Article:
Leaning Into Grace

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“Grace demands nothing of us in payment, but everything of us in trust.” – Unknown

Understanding grace has been a lifelong struggle for me. As I have leaned into both joy and sorrow this year the very real concept of grace has come up a lot. As I began to talk about it I started to see just how many men and women around me struggle to understand and accept grace also.

Tim Keller says, “Come see a man who saw me to the bottom and loved me to the skies.” To be known and rejected for it, is incredibly painful. It can stifle our trust in grace but it can also expose the futility of our striving to earn our worth. When someone I loved most in life rejected me it shattered me, shaking my faith to its very core. I lost faith in myself and shame overtook me. Yet God keeps bringing me back to the truth: I am chosen, in love, for purpose that is beyond me, and so are you. Grace gives us the power to transform our shame from anger and resentment into acceptance of ourselves and dependence on our loving Father.

Returning to the story of the prodigal son in Luke 15:11-31, I was so struck by the son’s genuine repentance and grace; not when he recognized his foolish ways and wanted to repay his Father, but when he received his father’s welcome and abandoned his self-sufficient offer to become a hired servant. God, the Father, wants me as His daughter, not a servant.

In verse 13 we see the son squander his wealth, in 14 he begins to be in need, in 15 he tries to independently meet his own need and in 16 begins to be broken and humbled by his need. In verses 18-21 we see the son’s plan is to apologize because he finally sees himself for who he really is and what he really deserves. Yet, in verses 22-24 the outpour of unexpected love and grace from the heartbroken father is so powerful. This is a truth I often need to return to when I want to earn my way into His grace. In love, God shows me my shortcomings, faults and failures, not to shame me or have me earn my way back to him, but so that I can own and be accountable to Him for my feelings and behaviors. He gives me courage to see the aspects about myself that I was unable or unwilling to see. He does not reject me because of them. It is not out of obedience that I get my value, but rather I obey out of my value to Him.

Luke 15 shows me grace that longs more for relationship than restitution. It can be hard for me to trust that. Yet the evidence of the son’s repentance is his joy at receiving restoration of the relationship with the Father. As I have faced my past I’ve had to grapple with accepting the parts of myself that I don’t like, that I can even hate. Yet, these are still a part of me. In my insecurity I can feel like all of who I am is just too hard for people to love. In these moments I need grace for myself so I can still choose to give all of me to those around me, rather than some polished version of who I think people would want.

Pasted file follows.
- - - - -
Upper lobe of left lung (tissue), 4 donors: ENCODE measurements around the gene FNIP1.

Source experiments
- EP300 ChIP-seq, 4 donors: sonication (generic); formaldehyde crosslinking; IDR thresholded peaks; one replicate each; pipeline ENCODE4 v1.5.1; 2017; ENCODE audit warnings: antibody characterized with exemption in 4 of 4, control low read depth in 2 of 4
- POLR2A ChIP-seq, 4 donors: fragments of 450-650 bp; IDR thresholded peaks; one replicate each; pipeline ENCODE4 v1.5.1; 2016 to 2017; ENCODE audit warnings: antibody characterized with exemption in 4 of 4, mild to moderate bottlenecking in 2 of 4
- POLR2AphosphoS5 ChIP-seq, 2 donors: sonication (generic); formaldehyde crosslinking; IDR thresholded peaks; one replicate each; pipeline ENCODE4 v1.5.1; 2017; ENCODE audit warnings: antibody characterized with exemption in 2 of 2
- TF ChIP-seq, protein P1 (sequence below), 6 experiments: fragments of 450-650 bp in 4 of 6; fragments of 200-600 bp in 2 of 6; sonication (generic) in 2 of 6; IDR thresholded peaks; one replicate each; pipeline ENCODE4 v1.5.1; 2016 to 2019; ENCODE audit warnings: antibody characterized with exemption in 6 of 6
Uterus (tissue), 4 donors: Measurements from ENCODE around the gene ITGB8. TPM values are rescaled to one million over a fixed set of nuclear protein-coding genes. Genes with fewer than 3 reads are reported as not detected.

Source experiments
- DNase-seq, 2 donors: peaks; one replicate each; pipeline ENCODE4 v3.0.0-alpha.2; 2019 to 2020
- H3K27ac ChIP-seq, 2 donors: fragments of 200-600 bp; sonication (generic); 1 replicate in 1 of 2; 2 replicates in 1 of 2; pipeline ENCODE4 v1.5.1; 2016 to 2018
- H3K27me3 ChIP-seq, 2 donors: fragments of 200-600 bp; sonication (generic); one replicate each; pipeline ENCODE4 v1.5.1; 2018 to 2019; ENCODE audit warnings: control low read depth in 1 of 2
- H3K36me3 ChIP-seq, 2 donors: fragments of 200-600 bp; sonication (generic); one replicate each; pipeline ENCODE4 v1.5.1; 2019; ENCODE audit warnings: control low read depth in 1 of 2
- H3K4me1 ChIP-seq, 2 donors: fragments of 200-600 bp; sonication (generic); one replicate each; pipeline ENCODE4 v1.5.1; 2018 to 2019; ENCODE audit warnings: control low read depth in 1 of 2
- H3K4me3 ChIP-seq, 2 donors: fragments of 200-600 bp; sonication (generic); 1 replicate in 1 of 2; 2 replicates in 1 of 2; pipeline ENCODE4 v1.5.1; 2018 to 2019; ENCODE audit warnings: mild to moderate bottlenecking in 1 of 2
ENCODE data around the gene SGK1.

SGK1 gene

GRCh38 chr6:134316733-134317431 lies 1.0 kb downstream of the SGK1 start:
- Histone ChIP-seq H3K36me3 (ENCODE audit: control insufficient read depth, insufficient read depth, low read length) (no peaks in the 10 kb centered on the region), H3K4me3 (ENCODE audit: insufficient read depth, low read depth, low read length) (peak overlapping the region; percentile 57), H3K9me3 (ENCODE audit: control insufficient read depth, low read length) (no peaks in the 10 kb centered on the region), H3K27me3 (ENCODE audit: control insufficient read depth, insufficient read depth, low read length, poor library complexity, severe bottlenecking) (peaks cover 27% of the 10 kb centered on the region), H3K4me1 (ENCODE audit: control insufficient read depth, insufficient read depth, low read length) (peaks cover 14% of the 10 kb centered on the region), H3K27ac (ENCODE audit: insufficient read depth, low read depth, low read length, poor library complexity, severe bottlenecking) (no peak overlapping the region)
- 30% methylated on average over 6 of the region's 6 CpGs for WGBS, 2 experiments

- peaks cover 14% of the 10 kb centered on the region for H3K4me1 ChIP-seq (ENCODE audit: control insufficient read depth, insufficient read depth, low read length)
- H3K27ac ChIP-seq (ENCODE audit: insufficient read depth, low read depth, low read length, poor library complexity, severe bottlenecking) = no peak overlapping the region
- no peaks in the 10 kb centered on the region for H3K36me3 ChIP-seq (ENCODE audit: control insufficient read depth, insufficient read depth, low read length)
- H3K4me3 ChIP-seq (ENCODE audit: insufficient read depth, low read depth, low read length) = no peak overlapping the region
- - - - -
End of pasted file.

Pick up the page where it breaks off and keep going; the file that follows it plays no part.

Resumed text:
To love without self-protection we must live connected to Jesus. There is nothing He would not do to keep us close to Him. Like the prodigal son I can come with intention of repayment when God longs to show me grace and love. I want to earn others love as a reward for my service to Him. I come trying to work harder, and look better. When I do this I actually hide more, feel less and can’t see God in the midst of my shame.

Jesus’ love floods my soul in the moments when I’m truly emptied. I feel completely insufficient and I am humbled by the stark reality of how inadequate my self-reliance truly is. I offer myself – nothing more, nothing less.

Grace loves beyond what we can go to for self-worth, which cannot fill us beyond shame. As with the prodigal son the call is that of becoming and accepting I am a loved child. This stirs the heart to lasting repentance because it’s not about who others think or say we are but about the heart of our loving Father towards us.

I am loved infallibly in spite of all my shortcomings. It is this love that transforms me daily into a witness of who He is. How absolutely loved beyond measure we really are and can feel when we lean into His Word and allow His grace to fill us to our core.

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8 thoughts on “Leaning Into Grace

  1. Dear Kasia, I am moved in my heart by your spiritual maturity and grasp of humility and grace. God’s love is more than we can ever ask for or imagine (Ephe3:20), and is all we need as women to fill the empty places in our hearts and souls and lives. Your writing is a gift to others. much love to you, Cheryl Rountree

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